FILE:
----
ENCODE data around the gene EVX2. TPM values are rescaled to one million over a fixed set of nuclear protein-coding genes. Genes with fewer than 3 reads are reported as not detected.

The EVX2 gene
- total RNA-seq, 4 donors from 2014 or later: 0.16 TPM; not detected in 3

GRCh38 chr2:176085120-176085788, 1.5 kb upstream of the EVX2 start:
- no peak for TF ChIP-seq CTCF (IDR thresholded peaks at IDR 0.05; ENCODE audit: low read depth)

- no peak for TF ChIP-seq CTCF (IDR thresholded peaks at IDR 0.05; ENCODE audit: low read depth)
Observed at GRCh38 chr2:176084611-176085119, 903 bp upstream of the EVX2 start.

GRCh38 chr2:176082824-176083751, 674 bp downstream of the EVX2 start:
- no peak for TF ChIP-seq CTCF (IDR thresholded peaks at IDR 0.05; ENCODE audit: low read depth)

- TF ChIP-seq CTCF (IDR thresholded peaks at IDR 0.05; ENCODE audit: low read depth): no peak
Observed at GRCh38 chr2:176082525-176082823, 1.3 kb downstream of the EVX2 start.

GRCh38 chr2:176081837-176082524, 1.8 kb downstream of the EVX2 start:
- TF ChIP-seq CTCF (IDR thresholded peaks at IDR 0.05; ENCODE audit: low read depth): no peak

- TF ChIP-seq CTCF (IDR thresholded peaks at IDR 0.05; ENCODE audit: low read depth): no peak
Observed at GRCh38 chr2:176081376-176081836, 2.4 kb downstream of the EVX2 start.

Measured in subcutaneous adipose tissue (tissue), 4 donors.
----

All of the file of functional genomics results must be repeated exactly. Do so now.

ENCODE data around the gene EVX2. TPM values are rescaled to one million over a fixed set of nuclear protein-coding genes. Genes with fewer than 3 reads are reported as not detected.

The EVX2 gene
- total RNA-seq, 4 donors from 2014 or later: 0.16 TPM; not detected in 3

GRCh38 chr2:176085120-176085788, 1.5 kb upstream of the EVX2 start:
- no peak for TF ChIP-seq CTCF (IDR thresholded peaks at IDR 0.05; ENCODE audit: low read depth)

- no peak for TF ChIP-seq CTCF (IDR thresholded peaks at IDR 0.05; ENCODE audit: low read depth)
Observed at GRCh38 chr2:176084611-176085119, 903 bp upstream of the EVX2 start.

GRCh38 chr2:176082824-176083751, 674 bp downstream of the EVX2 start:
- no peak for TF ChIP-seq CTCF (IDR thresholded peaks at IDR 0.05; ENCODE audit: low read depth)

- TF ChIP-seq CTCF (IDR thresholded peaks at IDR 0.05; ENCODE audit: low read depth): no peak
Observed at GRCh38 chr2:176082525-176082823, 1.3 kb downstream of the EVX2 start.

GRCh38 chr2:176081837-176082524, 1.8 kb downstream of the EVX2 start:
- TF ChIP-seq CTCF (IDR thresholded peaks at IDR 0.05; ENCODE audit: low read depth): no peak

- TF ChIP-seq CTCF (IDR thresholded peaks at IDR 0.05; ENCODE audit: low read depth): no peak
Observed at GRCh38 chr2:176081376-176081836, 2.4 kb downstream of the EVX2 start.

Measured in subcutaneous adipose tissue (tissue), 4 donors.